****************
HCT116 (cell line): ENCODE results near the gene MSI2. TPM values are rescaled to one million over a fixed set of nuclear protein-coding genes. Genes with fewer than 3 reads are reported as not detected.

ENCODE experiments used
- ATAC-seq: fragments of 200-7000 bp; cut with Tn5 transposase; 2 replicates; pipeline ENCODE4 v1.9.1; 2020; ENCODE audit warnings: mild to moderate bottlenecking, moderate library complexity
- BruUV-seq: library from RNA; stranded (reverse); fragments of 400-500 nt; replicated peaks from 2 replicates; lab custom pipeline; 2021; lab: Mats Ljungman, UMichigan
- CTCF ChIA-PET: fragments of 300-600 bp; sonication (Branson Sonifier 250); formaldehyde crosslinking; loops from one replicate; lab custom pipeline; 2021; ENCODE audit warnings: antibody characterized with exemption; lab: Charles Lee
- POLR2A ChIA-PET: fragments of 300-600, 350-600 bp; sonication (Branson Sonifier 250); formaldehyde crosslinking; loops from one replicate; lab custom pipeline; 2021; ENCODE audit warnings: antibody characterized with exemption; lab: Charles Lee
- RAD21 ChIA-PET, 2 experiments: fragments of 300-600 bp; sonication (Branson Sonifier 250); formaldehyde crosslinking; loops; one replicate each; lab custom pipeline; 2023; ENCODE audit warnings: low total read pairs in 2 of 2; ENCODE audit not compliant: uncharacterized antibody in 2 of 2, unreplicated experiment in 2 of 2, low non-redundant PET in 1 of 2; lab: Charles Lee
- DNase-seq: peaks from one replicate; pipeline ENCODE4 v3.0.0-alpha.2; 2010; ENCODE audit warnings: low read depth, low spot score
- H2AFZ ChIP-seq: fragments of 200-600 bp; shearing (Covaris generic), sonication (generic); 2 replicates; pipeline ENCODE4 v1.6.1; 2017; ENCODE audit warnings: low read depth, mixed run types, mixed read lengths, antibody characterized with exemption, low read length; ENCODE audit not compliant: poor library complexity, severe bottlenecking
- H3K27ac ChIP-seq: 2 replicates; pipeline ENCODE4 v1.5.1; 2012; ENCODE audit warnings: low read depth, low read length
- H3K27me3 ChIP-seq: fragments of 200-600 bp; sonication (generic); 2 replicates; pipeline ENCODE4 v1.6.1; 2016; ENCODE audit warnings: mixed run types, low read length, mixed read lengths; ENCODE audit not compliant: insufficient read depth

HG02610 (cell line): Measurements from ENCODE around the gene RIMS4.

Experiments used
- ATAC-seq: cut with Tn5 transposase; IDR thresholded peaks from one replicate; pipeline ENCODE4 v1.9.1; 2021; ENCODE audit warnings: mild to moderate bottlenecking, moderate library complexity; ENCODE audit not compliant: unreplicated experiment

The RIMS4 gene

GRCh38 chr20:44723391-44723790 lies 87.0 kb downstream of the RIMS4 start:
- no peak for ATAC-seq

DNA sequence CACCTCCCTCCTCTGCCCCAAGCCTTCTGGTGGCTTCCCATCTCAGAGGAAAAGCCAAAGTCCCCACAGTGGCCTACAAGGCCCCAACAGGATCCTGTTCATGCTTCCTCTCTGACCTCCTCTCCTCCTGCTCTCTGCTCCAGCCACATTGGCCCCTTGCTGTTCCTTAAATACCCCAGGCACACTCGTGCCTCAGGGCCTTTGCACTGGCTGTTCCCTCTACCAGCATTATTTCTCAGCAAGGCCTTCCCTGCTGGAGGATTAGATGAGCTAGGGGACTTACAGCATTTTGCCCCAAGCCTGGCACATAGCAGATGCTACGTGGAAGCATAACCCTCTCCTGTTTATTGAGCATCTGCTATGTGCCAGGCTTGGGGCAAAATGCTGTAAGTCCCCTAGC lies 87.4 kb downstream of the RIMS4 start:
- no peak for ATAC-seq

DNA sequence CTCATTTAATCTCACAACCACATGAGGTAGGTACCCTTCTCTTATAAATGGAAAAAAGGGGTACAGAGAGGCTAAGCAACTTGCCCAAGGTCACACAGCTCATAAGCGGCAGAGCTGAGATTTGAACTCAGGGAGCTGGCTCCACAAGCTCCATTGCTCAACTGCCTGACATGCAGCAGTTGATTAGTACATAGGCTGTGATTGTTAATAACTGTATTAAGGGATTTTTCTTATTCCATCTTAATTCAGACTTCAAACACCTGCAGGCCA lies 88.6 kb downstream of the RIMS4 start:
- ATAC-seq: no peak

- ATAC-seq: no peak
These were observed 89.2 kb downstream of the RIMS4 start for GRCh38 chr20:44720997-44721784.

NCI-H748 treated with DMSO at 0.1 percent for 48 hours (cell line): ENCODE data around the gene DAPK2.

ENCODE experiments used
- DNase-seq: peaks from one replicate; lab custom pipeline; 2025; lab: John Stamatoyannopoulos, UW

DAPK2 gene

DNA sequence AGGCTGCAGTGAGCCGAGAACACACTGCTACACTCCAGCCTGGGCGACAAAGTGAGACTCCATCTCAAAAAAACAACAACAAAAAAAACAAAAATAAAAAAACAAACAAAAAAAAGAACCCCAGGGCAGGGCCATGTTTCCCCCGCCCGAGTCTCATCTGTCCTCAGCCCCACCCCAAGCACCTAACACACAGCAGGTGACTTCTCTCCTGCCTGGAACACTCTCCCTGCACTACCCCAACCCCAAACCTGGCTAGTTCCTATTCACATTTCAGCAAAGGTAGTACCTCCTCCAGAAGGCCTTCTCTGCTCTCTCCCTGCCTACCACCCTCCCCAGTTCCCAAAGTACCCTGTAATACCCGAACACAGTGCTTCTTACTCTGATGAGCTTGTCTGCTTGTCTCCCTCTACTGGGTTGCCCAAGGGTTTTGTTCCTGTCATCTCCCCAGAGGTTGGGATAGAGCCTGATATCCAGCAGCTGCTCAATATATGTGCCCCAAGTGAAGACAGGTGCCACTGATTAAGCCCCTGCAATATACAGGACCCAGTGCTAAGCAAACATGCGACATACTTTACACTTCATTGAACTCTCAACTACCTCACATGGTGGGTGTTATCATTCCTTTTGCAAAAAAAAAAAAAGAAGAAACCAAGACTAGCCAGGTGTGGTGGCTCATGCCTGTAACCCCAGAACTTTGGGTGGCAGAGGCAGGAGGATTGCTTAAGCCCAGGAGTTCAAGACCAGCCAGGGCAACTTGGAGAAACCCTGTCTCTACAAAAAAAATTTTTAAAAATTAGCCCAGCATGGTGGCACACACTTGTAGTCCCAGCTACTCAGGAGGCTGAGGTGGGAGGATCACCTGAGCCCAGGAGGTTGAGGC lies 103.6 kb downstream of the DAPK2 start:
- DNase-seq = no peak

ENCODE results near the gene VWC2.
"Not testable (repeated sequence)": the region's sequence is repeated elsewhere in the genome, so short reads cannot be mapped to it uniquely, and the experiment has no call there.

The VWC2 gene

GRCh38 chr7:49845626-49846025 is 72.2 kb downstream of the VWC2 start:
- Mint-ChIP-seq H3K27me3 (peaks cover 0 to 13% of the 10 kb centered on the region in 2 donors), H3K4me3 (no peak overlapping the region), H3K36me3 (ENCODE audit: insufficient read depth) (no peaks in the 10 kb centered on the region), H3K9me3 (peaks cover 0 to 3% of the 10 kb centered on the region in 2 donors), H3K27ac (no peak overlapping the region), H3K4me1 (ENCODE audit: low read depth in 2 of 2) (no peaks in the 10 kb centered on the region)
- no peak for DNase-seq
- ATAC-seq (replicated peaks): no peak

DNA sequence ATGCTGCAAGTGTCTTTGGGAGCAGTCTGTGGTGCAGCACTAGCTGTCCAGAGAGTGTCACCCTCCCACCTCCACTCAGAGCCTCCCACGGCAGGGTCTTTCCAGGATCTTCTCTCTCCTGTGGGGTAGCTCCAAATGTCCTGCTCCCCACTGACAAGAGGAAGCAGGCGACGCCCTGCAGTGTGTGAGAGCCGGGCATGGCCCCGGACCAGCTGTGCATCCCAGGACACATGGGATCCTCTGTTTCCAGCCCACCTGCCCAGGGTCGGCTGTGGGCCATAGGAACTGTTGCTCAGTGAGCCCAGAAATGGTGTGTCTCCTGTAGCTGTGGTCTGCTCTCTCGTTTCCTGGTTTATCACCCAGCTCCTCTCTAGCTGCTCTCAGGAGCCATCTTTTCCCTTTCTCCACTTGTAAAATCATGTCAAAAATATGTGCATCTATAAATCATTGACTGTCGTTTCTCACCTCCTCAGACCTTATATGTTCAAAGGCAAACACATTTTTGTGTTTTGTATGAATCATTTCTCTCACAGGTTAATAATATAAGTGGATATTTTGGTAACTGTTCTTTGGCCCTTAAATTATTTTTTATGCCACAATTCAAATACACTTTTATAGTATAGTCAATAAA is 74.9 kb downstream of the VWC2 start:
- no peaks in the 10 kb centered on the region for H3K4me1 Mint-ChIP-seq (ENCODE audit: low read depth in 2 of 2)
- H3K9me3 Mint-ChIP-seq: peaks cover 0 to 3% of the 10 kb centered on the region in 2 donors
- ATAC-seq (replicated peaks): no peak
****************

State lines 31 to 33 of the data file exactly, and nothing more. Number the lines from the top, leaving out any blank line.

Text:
"Not testable (repeated sequence)": the region's sequence is repeated elsewhere in the genome, so short reads cannot be mapped to it uniquely, and the experiment has no call there.

The VWC2 gene

GRCh38 chr7:49845626-49846025 is 72.2 kb downstream of the VWC2 start: